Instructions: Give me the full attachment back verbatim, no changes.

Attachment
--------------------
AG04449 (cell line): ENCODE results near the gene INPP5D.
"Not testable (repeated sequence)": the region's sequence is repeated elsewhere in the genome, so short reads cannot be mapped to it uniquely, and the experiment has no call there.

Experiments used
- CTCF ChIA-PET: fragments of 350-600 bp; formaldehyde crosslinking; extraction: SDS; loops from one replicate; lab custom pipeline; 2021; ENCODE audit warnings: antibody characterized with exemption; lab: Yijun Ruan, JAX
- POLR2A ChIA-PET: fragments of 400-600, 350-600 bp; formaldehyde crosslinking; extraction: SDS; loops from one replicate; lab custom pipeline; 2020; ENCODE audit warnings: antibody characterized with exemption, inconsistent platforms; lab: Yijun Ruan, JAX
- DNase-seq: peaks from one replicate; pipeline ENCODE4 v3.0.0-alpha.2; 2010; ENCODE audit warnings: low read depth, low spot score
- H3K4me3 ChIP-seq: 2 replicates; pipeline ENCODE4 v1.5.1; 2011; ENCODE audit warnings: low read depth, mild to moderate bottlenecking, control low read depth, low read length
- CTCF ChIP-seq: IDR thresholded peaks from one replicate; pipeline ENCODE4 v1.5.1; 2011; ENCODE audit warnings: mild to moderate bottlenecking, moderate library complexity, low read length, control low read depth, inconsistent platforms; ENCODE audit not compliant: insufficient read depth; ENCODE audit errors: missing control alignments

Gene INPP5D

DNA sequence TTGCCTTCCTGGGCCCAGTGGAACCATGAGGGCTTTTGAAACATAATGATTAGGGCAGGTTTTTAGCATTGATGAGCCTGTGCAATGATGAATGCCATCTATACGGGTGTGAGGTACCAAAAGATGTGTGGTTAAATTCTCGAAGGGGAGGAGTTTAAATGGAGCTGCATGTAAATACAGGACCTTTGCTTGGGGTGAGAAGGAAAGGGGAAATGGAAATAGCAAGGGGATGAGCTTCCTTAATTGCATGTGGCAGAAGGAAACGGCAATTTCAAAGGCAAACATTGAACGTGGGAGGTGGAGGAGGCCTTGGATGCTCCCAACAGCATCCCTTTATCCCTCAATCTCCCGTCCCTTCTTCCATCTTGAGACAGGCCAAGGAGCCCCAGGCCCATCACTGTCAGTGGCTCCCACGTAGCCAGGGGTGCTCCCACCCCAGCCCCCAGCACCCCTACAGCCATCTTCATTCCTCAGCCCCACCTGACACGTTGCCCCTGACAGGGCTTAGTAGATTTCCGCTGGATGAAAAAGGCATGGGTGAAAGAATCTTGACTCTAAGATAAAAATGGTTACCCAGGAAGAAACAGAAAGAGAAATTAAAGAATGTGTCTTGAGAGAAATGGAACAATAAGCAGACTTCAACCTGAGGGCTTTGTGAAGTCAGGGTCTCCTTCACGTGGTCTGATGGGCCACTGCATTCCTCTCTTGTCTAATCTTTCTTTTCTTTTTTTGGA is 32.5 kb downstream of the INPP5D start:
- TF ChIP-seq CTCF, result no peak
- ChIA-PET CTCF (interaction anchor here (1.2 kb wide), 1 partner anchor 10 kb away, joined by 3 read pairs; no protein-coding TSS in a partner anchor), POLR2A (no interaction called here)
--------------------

AG04449 (cell line): ENCODE results near the gene INPP5D.
"Not testable (repeated sequence)": the region's sequence is repeated elsewhere in the genome, so short reads cannot be mapped to it uniquely, and the experiment has no call there.

Experiments used
- CTCF ChIA-PET: fragments of 350-600 bp; formaldehyde crosslinking; extraction: SDS; loops from one replicate; lab custom pipeline; 2021; ENCODE audit warnings: antibody characterized with exemption; lab: Yijun Ruan, JAX
- POLR2A ChIA-PET: fragments of 400-600, 350-600 bp; formaldehyde crosslinking; extraction: SDS; loops from one replicate; lab custom pipeline; 2020; ENCODE audit warnings: antibody characterized with exemption, inconsistent platforms; lab: Yijun Ruan, JAX
- DNase-seq: peaks from one replicate; pipeline ENCODE4 v3.0.0-alpha.2; 2010; ENCODE audit warnings: low read depth, low spot score
- H3K4me3 ChIP-seq: 2 replicates; pipeline ENCODE4 v1.5.1; 2011; ENCODE audit warnings: low read depth, mild to moderate bottlenecking, control low read depth, low read length
- CTCF ChIP-seq: IDR thresholded peaks from one replicate; pipeline ENCODE4 v1.5.1; 2011; ENCODE audit warnings: mild to moderate bottlenecking, moderate library complexity, low read length, control low read depth, inconsistent platforms; ENCODE audit not compliant: insufficient read depth; ENCODE audit errors: missing control alignments

Gene INPP5D

DNA sequence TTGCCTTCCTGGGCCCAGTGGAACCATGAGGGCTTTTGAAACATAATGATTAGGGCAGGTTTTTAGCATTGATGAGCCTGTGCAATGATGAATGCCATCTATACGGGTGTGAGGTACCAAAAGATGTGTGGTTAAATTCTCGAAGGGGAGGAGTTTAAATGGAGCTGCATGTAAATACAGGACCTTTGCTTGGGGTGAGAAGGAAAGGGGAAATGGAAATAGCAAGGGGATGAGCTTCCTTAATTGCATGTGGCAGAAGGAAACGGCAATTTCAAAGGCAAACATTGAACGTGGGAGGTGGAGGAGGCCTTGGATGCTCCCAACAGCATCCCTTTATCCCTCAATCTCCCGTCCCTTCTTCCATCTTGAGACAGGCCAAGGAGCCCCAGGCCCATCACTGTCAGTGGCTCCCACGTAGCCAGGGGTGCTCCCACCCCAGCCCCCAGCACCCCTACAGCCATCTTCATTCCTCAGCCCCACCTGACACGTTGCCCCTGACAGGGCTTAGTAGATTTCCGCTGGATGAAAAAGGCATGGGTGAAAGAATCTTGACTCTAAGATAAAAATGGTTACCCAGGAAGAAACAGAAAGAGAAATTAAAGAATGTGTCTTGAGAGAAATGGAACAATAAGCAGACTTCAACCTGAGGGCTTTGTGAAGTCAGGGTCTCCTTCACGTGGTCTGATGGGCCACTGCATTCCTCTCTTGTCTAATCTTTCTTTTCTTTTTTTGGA is 32.5 kb downstream of the INPP5D start:
- TF ChIP-seq CTCF, result no peak
- ChIA-PET CTCF (interaction anchor here (1.2 kb wide), 1 partner anchor 10 kb away, joined by 3 read pairs; no protein-coding TSS in a partner anchor), POLR2A (no interaction called here)